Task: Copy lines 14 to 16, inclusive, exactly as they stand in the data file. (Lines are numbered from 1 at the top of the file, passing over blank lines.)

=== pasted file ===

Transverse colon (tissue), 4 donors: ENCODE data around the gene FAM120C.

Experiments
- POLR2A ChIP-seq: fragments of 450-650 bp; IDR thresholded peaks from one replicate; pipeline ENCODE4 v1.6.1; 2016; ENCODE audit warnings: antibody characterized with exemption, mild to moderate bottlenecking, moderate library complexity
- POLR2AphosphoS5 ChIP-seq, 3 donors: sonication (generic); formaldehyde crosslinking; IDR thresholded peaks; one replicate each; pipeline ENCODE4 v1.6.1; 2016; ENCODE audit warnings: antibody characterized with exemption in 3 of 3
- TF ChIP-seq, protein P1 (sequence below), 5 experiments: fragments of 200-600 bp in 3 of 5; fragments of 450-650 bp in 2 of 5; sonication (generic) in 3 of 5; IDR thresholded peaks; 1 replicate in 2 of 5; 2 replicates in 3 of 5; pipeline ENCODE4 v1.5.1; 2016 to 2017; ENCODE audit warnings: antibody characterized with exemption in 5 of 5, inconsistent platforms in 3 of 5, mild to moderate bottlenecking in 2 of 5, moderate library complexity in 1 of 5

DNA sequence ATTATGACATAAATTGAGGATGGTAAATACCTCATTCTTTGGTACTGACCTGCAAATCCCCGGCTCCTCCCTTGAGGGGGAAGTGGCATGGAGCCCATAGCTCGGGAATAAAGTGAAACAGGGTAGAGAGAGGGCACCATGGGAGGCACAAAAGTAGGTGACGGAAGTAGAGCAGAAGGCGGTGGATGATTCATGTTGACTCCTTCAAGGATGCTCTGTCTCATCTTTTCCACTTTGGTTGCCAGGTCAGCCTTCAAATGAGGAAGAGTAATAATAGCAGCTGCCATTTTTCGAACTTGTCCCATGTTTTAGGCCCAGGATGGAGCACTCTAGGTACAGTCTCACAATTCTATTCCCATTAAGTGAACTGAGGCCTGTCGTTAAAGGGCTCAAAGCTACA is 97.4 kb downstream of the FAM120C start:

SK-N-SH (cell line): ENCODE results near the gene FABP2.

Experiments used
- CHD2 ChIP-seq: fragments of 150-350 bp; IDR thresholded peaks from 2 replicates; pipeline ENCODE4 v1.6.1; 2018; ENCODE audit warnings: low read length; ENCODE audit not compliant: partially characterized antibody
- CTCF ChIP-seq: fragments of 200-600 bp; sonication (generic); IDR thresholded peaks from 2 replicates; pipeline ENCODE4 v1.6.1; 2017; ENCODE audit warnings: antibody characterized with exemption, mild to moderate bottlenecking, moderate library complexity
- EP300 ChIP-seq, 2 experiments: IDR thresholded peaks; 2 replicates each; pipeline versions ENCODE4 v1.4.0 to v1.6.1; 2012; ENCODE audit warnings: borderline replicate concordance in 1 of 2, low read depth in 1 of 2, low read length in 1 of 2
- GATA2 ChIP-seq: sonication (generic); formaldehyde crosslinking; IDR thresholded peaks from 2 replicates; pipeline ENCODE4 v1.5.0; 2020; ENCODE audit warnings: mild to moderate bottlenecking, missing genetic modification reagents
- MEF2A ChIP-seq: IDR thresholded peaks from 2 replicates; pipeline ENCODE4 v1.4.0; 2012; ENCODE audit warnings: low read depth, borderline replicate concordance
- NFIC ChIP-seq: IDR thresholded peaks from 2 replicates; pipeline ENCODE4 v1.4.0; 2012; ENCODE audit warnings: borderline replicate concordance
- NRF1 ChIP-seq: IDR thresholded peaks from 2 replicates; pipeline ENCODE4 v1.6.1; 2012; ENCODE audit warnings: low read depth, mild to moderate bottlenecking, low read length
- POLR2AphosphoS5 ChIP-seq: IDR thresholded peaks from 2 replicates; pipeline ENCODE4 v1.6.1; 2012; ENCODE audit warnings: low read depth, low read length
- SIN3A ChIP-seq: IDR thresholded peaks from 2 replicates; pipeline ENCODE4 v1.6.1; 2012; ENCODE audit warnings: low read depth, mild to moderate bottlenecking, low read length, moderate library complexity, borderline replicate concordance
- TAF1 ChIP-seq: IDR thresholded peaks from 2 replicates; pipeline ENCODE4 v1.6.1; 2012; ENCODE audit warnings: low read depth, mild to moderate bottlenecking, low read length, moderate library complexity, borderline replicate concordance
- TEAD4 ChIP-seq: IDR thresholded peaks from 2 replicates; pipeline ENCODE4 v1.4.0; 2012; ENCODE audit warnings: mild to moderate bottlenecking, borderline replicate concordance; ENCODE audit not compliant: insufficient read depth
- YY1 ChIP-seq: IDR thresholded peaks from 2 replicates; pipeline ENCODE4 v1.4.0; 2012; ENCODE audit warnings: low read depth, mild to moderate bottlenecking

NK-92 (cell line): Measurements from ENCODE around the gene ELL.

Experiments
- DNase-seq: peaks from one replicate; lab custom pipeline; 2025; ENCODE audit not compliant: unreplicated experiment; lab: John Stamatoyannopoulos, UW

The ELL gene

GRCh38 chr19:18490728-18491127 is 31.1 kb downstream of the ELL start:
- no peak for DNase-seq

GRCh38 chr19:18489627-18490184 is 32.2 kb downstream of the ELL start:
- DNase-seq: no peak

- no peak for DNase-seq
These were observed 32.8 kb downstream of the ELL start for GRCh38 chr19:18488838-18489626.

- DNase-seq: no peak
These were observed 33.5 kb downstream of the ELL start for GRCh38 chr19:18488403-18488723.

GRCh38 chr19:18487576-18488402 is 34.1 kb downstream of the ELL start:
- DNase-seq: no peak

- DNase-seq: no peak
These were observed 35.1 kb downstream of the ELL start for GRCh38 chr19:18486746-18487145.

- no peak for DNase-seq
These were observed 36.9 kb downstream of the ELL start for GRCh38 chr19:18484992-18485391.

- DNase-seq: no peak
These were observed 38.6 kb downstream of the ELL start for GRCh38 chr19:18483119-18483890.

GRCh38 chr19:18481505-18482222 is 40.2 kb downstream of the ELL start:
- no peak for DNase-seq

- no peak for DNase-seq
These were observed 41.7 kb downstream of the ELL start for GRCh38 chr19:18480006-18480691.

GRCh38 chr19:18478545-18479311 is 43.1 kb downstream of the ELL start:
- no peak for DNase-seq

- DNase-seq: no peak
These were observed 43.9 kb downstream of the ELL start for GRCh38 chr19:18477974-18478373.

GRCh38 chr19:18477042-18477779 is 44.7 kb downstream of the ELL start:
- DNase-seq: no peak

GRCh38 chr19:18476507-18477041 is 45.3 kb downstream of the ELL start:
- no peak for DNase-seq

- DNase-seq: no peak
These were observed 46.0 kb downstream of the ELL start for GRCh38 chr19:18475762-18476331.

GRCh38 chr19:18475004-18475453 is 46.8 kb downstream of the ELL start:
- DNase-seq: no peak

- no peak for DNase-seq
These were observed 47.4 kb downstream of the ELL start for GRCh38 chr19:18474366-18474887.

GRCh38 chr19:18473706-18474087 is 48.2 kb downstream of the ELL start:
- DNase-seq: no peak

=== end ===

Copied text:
- NFIC ChIP-seq: IDR thresholded peaks from 2 replicates; pipeline ENCODE4 v1.4.0; 2012; ENCODE audit warnings: borderline replicate concordance
- NRF1 ChIP-seq: IDR thresholded peaks from 2 replicates; pipeline ENCODE4 v1.6.1; 2012; ENCODE audit warnings: low read depth, mild to moderate bottlenecking, low read length
- POLR2AphosphoS5 ChIP-seq: IDR thresholded peaks from 2 replicates; pipeline ENCODE4 v1.6.1; 2012; ENCODE audit warnings: low read depth, low read length